Leslie Gordon's son Sam was 22 months old when he was diagnosed with Hutchinson-Gilford Progeria syndrome, a devastating disease in which children age rapidly and usually die between their 7th and 20th birthdays. Gordon, an MD/PhD, and her MD husband, Scott Berns, discovered an astonishing void of information on the disease, which is so rare that it affects only 1 in 4-8 million live births. "There was nothing," says Gordon. "There were no more than 100 publications in total throughout history. There had never been any NIH funding, there were three to four scientists in the world studying it, and there was no active research program."

For lack of existing organizations, they founded their own, the Progeria Research Foundation. They created a cell and tissue bank, and raised enough money to give out fifteen $100,000 research grants to date. A...

It helped to have powerful allies. As a former White House Fellow, Berns had met Francis Collins, the director of the National Human Genome Research Institute. Collins had been deeply affected by meeting and treating a progeria patient named Meg Casey years earlier at Yale. "I thought this would be a great research project, but there was no real approach one could take in a disease that was so rare," Collins says. "So it went on the back burner for about 17 years."

Collins became an enthusiastic supporter and advisor. One of his postdocs, Maria Eriksson, started working on the disease, and in 2003, the team, including Gordon, published evidence that defects in the gene for lamin A were responsible for Hutchinson-Gilford progeria (M. Eriksson et al., Nature, 423:293-8, 2003). The defects create a cryptic splice site so that the resulting lamin A protein lacks 50 amino acids, creating a molecule Gordon calls progerin. Without these amino acids, a farnesyl group that attaches lamin A to the inner nuclear membrane is never removed, and the lamin A "binds to the inner nuclear membrane and won't let go," says Gordon. Such binding creates characteristic "blebs" in the membrane of affected cells. "The stars have aligned," Gordon says. The gene defect provided more than they could have imagined.

Farnesyl transferase inhibitors (FTIs), it so happened, had already been in testing for various cancers. Several studies have now shown that such inhibitors reverse the effects of the progeria lamin A mutation in vitro; in vivo demonstrations appear close at hand. Two mouse models of progeria now exist: one that has a mutation in a lamin A processing enzyme (L.G. Fong et al., Science, Feb. 16, 2006, e-pub ahead of print), and one that the Collins lab created with the lamin A defect they discovered (R. Varga et al., PNAS, Feb. 21, 2006, e-pub ahead of print). FTIs have reversed some of the progeria-like pathology in the Fong model. Collins' lab began testing the inhibitors on its new mouse model a few months ago and is waiting to see if the drug will prevent the cardiovascular symptoms of the disease. If those tests are successful, Collins is hopeful about getting human trials started soon. "We still don't know whether this treatment will be beneficial in these kids," says Collins. "We won't know for at least a year. It's hard to tell in a disease that is slowly progressive."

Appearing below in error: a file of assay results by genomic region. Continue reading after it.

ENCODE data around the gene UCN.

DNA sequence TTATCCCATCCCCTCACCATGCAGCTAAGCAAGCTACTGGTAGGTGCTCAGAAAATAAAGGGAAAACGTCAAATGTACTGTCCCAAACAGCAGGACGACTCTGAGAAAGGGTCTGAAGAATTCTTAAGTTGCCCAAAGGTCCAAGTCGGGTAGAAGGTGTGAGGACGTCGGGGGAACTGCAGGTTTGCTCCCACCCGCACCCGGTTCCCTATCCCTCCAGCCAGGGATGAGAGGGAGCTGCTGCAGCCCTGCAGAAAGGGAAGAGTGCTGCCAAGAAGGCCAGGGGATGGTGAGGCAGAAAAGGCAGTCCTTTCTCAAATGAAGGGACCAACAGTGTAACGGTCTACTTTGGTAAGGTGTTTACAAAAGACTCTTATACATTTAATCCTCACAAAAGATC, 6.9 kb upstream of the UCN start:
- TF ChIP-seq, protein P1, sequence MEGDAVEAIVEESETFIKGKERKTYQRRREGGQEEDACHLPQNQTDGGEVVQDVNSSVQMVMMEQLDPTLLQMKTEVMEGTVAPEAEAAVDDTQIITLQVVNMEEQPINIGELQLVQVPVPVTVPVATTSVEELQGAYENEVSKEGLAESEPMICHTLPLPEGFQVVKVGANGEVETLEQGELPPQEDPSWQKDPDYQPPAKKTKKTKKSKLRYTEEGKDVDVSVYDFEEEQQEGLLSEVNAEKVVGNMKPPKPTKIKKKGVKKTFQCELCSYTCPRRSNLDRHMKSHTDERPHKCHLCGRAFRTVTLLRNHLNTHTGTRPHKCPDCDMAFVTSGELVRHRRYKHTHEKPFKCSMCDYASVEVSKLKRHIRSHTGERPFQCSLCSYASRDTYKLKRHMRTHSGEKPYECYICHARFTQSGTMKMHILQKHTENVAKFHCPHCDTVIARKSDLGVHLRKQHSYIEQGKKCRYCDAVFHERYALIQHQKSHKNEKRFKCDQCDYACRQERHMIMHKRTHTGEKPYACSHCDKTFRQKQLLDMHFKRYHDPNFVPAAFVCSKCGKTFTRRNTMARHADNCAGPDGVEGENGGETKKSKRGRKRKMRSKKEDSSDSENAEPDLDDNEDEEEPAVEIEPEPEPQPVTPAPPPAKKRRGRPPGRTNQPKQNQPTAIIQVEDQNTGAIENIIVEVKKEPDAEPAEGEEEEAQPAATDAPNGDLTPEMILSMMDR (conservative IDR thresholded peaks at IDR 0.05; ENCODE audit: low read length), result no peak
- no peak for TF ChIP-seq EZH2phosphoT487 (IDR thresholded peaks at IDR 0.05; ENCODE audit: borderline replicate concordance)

Collins is still moved by the work. A few years ago, discovering an unusual lamin A mutation in an archived skin biopsy from an unusually mild case, he was surprised to find his own initials at the end of the report. The biopsy was from Meg, who died of the disease at age 28. Sam, now nine, has already witnessed great strides in understanding for his disease, but he's mostly just a happy third-grader with lots of friends who love him just the way he is. "Francis told me not too long ago that there have been more than 200 gene defects responsible for disease processes found in the last several years and none of them, as far as I know, have led to a treatment in the way that this one may," says Gordon.

"They have inspired a lot of researchers to take an interest in a disease that had been largely ignored because of its rarity and the absence of any really exciting research ideas," says Collins of the foundation. "The number of papers being published now on progeria is just dizzying, especially when you consider that before 2003 almost nothing was going on." It's "an example of the kind of thing we want to see happen for many other rare diseases," he adds. "This is the future we've been dreaming of."

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